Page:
Photo: Stuart Caie
All regions of Scottish regions have seen rents rise, as demand for family properties pushes up prices.
The average Scottish rent is 3.8 per cent higher in March 2017 than a year ago, according to Your Move Scotland. The average property is now let for £565 per calendar month.
Increased demand and insufficient supply of family properties was one of the driving forces. This has been most keenly felt in the Highlands and Islands region, where rents increased faster than anywhere else between February and March.
Brian Moran, Lettings Director, Your Move Scotland comments: “March saw a stellar performance across Scotland as every single region recorded higher rents than the previous month. Demand is increasing in segments of the market such as family homes, showing there is room for expansion of the rental sector.”
“This increased demand is being seen in areas such as the Highlands and Dumfries, suggesting the rental sector is extending beyond the big cities. Yield levels have actually increased this month, bucking the trend seen in the rest of the UK. This shows Scotland remains a great place to invest, as well as a great place to live.”
Scottish rental market enjoys positive start to 2017
10th March 2017
Scotland’s rental market has enjoyed a positive start to 2017, with rents up 4 per cent in the last year.
Compared to the same point in 2016, many regions across the country saw rents grow, with the average proeprty now letting for £571 per month, according to Your Move Scotland.
Edinburgh and the Lothians was the region with the highest rents and has also seen the strongest growth in the last 12 months. East of Scotland, including Fife, Dundee and Perthshire, remains the cheapest place to rent.
Yields are exactly the same as a year ago, which suggests the Scottish rental market continues to attract quality investment into its housing stock. Despite 2016 containing changes to the tax system for buy-to-let landlords, the UK’s vote to leave the European Union and general economic uncertainty, the average yield was 4.9 per cent in January 2017, unchanged from January 2016 and the previous month.
“It was a strong start to the new year for many landlords across Scotland as rents continued to perform well,” says Brian Moran, Lettings Director, Your Move Scotland. “Despite new government rules which cut tax relief on buy-to-let properties making business more complicated for landlords, yield levels have remained strong in the past 12 months.”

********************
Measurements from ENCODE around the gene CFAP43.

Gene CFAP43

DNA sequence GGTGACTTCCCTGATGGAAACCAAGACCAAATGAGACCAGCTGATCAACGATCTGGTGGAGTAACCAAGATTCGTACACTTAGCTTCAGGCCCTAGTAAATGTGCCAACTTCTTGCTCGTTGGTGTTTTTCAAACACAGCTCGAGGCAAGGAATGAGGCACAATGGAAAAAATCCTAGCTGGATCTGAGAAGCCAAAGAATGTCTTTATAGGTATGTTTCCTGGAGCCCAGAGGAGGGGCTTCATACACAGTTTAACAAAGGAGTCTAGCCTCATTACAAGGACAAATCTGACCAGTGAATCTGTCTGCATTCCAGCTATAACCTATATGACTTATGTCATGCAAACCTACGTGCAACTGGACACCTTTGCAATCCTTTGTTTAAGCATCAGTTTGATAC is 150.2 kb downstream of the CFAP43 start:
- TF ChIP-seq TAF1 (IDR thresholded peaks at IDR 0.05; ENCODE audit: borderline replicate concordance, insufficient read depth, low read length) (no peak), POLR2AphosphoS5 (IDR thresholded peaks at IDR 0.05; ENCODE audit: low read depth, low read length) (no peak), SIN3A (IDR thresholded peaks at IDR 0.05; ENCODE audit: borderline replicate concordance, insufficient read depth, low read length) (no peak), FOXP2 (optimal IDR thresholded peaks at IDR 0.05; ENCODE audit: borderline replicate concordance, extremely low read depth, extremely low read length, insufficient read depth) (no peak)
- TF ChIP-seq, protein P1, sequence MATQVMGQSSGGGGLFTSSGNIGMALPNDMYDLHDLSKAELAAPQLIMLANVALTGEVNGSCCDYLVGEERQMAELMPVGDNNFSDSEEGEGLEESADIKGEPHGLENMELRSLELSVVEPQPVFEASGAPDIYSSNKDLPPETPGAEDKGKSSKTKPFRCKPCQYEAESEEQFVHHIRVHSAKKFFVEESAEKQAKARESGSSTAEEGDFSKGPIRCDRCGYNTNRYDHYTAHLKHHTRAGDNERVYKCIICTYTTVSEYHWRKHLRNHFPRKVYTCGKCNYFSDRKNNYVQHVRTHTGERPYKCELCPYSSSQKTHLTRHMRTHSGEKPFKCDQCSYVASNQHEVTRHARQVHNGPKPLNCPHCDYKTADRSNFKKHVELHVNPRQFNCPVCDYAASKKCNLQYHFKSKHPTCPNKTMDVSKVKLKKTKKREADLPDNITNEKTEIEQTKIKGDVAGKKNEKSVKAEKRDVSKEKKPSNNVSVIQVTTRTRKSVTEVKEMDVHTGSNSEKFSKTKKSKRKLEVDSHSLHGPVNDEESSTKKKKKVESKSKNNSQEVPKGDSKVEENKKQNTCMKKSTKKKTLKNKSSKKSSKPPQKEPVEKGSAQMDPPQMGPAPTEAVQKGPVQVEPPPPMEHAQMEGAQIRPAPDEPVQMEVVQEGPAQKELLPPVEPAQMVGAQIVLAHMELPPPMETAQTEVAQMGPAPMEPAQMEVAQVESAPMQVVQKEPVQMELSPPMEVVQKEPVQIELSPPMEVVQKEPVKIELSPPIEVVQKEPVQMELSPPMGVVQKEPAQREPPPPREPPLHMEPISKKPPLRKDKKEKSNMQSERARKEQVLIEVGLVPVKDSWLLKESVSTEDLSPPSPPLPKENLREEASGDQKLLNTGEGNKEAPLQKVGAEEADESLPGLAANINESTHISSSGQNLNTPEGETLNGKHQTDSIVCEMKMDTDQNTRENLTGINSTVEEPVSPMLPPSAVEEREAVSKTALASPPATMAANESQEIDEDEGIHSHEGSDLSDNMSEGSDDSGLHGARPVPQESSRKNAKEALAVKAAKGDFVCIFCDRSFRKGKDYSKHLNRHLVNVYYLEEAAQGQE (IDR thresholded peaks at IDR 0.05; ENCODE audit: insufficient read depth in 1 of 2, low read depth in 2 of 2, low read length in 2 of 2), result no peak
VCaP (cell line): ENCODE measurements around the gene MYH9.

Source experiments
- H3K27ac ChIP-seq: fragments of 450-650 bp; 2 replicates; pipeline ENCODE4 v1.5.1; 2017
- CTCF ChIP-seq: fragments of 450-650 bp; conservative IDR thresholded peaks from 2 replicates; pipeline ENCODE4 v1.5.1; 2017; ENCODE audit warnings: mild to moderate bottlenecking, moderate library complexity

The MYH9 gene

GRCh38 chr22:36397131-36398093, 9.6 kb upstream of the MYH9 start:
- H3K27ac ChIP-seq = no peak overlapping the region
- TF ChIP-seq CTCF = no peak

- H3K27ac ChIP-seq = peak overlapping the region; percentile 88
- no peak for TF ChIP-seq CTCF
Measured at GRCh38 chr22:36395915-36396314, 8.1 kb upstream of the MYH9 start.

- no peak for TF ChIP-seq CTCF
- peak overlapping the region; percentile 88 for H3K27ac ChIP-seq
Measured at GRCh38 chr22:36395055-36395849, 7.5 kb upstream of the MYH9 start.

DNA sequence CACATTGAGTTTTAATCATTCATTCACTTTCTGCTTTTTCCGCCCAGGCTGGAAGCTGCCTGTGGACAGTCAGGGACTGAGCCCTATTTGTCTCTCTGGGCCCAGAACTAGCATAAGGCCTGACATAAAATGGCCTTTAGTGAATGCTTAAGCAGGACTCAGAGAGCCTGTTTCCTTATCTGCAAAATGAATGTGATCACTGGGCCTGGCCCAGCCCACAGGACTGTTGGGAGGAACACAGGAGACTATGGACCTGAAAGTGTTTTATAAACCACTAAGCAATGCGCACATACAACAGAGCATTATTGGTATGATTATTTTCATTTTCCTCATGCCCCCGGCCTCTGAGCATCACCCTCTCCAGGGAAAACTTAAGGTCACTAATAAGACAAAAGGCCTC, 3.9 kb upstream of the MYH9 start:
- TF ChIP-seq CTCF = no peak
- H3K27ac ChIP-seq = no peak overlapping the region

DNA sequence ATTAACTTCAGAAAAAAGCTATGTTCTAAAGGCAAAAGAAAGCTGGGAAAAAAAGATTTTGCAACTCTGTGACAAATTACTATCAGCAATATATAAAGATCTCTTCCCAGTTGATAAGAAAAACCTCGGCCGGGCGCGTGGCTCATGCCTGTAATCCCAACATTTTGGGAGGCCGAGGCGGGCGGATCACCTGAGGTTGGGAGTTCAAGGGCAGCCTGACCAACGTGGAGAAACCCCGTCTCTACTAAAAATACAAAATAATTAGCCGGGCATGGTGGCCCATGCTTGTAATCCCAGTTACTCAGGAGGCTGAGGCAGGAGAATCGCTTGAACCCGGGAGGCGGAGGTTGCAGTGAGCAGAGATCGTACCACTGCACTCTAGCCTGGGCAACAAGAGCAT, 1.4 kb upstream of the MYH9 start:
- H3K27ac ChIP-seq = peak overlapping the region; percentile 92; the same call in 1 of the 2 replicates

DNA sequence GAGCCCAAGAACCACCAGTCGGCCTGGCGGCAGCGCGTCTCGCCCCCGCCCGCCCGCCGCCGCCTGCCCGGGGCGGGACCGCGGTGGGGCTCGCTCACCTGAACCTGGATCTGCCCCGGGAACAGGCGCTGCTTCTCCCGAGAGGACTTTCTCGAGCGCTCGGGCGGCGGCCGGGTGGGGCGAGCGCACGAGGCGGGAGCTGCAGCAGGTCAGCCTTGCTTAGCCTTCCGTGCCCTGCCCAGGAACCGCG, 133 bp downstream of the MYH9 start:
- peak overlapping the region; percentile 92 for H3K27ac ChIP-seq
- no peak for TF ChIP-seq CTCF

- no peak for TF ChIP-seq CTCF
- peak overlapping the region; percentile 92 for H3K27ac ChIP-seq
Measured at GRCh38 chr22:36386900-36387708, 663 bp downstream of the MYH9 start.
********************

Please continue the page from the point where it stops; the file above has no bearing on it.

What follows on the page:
LBTT surcharge pushes up Scottish rents to new high
22nd June 2016
The Land and Buildings Transaction Tax (LBTT) surcharge in Scotland has pushed up rents to a new high, according to the latest Scotland Buy-to-Let Index from Your Move.
Average residential rents in Scotland shot up 1.3 per cent in May 2016 from April, the fastest month-on-month growth on record. This increase took the average rent to £549 per month, the highest Scottish rents have been ever been, surpassing the previous record set in July 2015.
Brian Moran, lettings director at Your Move Scotland, comments: “Rents are rising rapidly as a result of the new Land and Building Transaction Tax surcharge for buy-to-let properties. This tax hike has dissuaded landlords from investing in the sector leading to a shortage of homes to rent, compared to the demand for housing. With the limited supply of rental properties, potential tenants have been forced to compete to secure homes, pushing up rents. The introduction of this anti-landlord legislation from Holyrood has ensured the cost of the policy has hit tenants hardest.”
On a monthly basis, rents rose across all of Scotland’s regions in May.
Glasgow & Clyde has seen the steepest uplift month-on month, with rents in the region increasing 1.9 per cent from April. This amounts to a £11 jump in cash terms, with typical rents increasing from £538 in April, up to £549 in May.
The smallest monthly upswing in rents occurred in the Highlands & Islands.
Meanwhile, in Edinburgh & the Lothians, rents continued their upward trajectory, rising 1.7 per cent (£11) from April, pushing the typical rent in the region to a record high of £662 per month.
Annual rent rises in Scotland at three-year low
25th May 2016
Annual rental growth in Scotland is at a three-year low, according to the latest Scotland Buy-to-Let Index from Your Move.
Average residential rents in Scotland have climbed 0.6 per cent in the 12 months to April 2016, in the slowest annual rise witnessed since March 2013. This marks a significant downturn in rates of year-on-year growth from 1.1 per cent recorded in March, and 2.1 per cent in February.
In absolute terms, this £3 annual increase means that the average rent in Scotland now stands at £542 per month. This is the lowest Scottish rents have been since they stood at £539 in April 2015.
On a monthly basis, typical Scottish rents have fallen for the second consecutive month, down 0.4 per cent since March. This is at odds with the trend seen south of the border, with average rents across England & Wales rising 0.3 per cent month-on-month in April.